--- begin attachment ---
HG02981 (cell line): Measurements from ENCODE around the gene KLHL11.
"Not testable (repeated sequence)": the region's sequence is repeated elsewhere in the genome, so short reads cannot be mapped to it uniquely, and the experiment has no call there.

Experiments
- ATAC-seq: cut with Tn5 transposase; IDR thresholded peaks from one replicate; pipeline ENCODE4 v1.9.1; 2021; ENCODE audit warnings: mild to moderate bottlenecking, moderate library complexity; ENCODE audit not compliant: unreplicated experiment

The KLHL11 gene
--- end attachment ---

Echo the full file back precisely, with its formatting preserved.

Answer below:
HG02981 (cell line): Measurements from ENCODE around the gene KLHL11.
"Not testable (repeated sequence)": the region's sequence is repeated elsewhere in the genome, so short reads cannot be mapped to it uniquely, and the experiment has no call there.

Experiments
- ATAC-seq: cut with Tn5 transposase; IDR thresholded peaks from one replicate; pipeline ENCODE4 v1.9.1; 2021; ENCODE audit warnings: mild to moderate bottlenecking, moderate library complexity; ENCODE audit not compliant: unreplicated experiment

The KLHL11 gene